Fulop discusses COVID-19 rules, new social service programs, & violent crime in Jersey City


Jersey City Mayor Steven Fulop discussed COVID-19 rules, new social service programs, violent crime, and more in a phone interview this morning discussing the challenges associated with his upcoming third term.

By John Heinis/Hudson County View

In the past week, Hoboken and Union City have implemented indoor mask mandates, while North Bergen has imposed a similar order for public buildings.

One week ago, Fulop wrote on Twitter that Jersey City would follow Gov. Phil Murphy’s (D) guidance when it comes to COVID-19 mandates and he is sticking to his guns on that one, citing steady hospitalization and fatality rates locally.

“We look at fatalities and hospitalizations, we talk to our hospitals every single day, and we aren’t seeing increases there due to our high vaccination rate. We’re going to wait for guidance from our governor. I don’t think a patchwork approach with different standards and criteria makes sense,” he stated.

“We gotta stay flexible and very conscious of variants and have close contact with our hospitals and state officials and be prepared for the worst case scenario, but we’ll eventually get through this variant and start to see signs of recovery.”

A week-and-a-half ago, CarePoint CEO Dr. Achintya Moulick said “I think the media should not send people in a frenzy” over the latest COVID-19 surge since hospitalizations and deaths remain relatively low during an event at Christ Hospital.

According to Jersey City’s COVID-19 dashboard, Christ Hospital has seen between 7 and 27 COVID-19 patients this month and the seven day average of cases in Jersey City was 485 as of December 29th. There were also 11 deaths this month as of that date.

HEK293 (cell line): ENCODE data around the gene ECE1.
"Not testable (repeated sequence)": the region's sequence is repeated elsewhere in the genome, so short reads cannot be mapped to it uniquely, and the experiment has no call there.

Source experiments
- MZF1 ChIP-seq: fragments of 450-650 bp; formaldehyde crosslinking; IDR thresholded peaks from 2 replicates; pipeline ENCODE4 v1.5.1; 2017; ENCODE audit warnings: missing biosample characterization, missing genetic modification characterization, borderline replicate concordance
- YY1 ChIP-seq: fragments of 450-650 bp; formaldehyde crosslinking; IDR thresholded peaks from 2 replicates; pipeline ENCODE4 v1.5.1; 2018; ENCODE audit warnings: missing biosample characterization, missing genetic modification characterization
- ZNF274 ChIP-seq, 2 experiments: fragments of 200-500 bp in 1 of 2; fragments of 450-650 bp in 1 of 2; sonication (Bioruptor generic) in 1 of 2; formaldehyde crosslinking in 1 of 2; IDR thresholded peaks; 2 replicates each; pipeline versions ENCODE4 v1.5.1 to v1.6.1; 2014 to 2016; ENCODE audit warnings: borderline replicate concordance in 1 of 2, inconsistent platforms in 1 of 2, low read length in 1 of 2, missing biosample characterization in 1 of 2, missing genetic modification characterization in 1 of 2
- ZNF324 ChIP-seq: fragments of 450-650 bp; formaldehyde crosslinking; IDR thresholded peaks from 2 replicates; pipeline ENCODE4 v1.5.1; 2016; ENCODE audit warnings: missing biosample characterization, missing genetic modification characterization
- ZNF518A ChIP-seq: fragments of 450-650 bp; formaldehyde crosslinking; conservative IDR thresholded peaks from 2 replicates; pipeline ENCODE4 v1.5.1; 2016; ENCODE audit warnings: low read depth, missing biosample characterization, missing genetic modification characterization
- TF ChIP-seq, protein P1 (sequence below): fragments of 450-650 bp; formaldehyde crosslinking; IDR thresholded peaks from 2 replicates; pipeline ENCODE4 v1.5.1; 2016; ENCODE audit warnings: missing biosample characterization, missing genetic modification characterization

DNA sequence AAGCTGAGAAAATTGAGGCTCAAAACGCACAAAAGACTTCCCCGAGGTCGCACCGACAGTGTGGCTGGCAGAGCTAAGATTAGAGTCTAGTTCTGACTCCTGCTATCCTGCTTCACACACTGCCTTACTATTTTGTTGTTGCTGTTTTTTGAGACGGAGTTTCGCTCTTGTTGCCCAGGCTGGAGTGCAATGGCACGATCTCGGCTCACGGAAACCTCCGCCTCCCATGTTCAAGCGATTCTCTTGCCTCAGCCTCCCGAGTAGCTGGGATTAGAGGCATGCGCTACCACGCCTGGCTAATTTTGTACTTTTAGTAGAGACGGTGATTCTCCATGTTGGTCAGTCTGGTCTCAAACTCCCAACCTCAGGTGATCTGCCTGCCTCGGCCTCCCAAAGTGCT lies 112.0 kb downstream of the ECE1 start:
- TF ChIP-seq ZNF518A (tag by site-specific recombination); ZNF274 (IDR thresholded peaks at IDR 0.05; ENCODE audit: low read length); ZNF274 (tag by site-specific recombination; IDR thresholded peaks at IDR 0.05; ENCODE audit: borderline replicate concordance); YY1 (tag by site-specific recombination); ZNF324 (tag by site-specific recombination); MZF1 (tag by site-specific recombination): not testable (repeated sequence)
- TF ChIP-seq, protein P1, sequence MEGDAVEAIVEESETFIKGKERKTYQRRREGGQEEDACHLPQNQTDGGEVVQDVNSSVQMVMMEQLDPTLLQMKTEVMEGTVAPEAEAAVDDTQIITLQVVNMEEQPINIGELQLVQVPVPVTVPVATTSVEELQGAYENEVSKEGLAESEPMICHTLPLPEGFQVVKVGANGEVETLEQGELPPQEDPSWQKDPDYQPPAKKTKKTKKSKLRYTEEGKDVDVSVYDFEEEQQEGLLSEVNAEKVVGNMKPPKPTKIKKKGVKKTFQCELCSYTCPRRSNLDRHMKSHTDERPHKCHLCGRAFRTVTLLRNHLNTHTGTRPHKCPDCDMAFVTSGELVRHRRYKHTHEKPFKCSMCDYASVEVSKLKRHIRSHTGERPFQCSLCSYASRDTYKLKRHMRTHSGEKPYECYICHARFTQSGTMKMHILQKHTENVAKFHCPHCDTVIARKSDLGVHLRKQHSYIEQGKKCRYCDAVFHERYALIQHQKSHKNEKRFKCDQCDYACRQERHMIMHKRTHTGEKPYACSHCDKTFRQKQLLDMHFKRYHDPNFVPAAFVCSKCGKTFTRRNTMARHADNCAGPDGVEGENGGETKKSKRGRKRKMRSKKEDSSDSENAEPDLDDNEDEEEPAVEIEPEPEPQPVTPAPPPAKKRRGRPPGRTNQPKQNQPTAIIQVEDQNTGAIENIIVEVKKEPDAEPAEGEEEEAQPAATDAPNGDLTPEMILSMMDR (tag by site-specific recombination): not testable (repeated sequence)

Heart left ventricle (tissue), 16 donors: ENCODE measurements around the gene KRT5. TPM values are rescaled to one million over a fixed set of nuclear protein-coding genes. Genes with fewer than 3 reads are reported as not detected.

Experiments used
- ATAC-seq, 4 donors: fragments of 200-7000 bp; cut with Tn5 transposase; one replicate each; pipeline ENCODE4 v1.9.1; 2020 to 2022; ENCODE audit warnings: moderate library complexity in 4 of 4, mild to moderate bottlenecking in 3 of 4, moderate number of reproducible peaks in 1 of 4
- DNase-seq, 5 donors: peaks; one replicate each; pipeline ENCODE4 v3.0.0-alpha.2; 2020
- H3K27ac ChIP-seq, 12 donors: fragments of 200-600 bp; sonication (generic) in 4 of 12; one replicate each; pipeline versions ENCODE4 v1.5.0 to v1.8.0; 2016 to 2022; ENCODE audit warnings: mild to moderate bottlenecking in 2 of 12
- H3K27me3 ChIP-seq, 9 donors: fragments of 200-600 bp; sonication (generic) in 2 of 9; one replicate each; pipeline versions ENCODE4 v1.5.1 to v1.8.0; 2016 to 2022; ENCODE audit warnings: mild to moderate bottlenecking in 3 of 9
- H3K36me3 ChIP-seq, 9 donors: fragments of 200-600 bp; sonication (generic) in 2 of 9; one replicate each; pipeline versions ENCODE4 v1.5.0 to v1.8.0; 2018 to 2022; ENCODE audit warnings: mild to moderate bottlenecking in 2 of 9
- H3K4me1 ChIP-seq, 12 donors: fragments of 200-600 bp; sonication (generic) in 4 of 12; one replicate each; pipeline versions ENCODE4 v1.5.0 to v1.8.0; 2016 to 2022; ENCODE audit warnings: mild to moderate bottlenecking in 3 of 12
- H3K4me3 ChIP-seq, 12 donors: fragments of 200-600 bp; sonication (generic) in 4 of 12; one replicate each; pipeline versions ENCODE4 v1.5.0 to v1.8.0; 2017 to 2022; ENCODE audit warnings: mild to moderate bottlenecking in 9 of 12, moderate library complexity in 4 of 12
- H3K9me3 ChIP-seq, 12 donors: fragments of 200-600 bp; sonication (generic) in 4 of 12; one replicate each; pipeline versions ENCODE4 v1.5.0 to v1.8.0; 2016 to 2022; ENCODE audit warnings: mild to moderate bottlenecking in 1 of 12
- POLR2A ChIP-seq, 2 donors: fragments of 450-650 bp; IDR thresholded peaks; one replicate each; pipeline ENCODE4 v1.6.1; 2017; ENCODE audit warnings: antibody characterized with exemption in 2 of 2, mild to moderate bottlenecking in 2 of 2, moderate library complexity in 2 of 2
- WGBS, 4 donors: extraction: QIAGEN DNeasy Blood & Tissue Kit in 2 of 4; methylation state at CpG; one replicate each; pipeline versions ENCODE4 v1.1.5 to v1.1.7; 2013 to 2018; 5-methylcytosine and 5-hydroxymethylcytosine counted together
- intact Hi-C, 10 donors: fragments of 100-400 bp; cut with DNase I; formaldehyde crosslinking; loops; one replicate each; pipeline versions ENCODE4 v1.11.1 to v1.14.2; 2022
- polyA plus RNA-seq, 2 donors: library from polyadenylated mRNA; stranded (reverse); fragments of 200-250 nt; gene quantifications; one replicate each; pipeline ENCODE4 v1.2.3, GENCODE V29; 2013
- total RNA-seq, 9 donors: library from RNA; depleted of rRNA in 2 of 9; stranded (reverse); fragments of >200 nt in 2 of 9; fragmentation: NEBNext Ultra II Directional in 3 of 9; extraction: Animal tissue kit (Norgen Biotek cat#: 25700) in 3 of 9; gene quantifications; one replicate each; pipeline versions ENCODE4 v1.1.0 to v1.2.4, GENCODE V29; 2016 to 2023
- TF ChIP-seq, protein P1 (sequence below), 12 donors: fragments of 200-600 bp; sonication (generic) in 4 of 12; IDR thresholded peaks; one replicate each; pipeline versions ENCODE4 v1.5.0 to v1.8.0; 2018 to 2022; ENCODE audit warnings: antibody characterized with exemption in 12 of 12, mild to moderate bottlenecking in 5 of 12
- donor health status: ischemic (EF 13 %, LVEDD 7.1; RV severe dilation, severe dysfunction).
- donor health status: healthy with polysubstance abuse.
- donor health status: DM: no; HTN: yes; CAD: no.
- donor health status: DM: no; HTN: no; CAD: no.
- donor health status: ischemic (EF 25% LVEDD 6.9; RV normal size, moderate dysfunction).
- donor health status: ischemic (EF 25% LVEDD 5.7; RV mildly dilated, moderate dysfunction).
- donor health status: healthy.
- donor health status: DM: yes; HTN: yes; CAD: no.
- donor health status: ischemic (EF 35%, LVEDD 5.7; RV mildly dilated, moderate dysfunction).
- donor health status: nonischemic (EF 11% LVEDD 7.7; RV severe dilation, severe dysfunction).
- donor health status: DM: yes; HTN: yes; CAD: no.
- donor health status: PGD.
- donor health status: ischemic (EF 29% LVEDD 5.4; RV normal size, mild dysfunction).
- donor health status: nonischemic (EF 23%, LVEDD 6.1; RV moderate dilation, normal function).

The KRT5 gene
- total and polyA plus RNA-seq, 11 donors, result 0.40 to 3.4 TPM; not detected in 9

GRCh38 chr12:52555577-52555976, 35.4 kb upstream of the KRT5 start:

As for tomorrow’s inauguration ceremonies at City Hall, the mayor said capacity at council chambers is 225 people and less than 100 people are expected, limited to family members, city directors, and media.  Face masks will also be required.

Last week, HCV highlighted a court dispute tenants at 96 Duncan Ave. were having with their landlord, alleging they haven’t had heat in months. Fulop noted that situations like this one are being given priority by the administration.

“We’re expanding our office of affordable housing and our goal is to create a comprehensive database that residents can navigate more easily than what it is today. Landlords feel that tenants who haven’t been paying rent have led to more aggressive measures. We want to make sure they’re not pushed around by unfair landlords,” he explained.

“It’s around the quality of life task force being vigilant and responsive and the next six months is going to be a trying time from a case load standpoint when the eviction moratorium expires.”

As far as violent crime goes, Fulop acknowledged that homicides are up from last year, from 16 to 24, though also said that shooting incidents and homicides resulting from homicides from physical force are down.

He also pointed out that 275 guns were recovered this year, compared to 248 in 2020.

When asked what was being down to prevent violent crime, especially among teens, Fulop revealed that after discussions with advocacy group Jersey City Together, a request for proposals (RFP) for “violence interruptors” and other social services is out to bid and should be answered by the city in January.

“The expanded social services program is thanks to conversations with Jersey City Together and the RFP is intentionally somewhat broad so we have lots of types of responses to choose from,” the mayor stated.

“We’ve also started to look at officers within the JCPD with college degree around social service qualifications and how we can leverage that to helping with addiction treatment and other things.”

After a decisive 2-to-1 victory over Lewis Spears in November, Fulop will be the first third term mayor in Jersey City since notorious Democratic party boss Frank Hague.

That fact isn’t lost on him, also indicating that he’s ready for whatever the next four years bring.

“I’m thankful for the opportunity to serve a third term. It is a humbling experience to be the first third term mayor since Hague. I know the challenges over the next four years will be the biggest ones we’ve faced, especially the next 12 to 24 months with landlord-tenant relations – there’s going to be no easy answers to that – but we’re up for it.”

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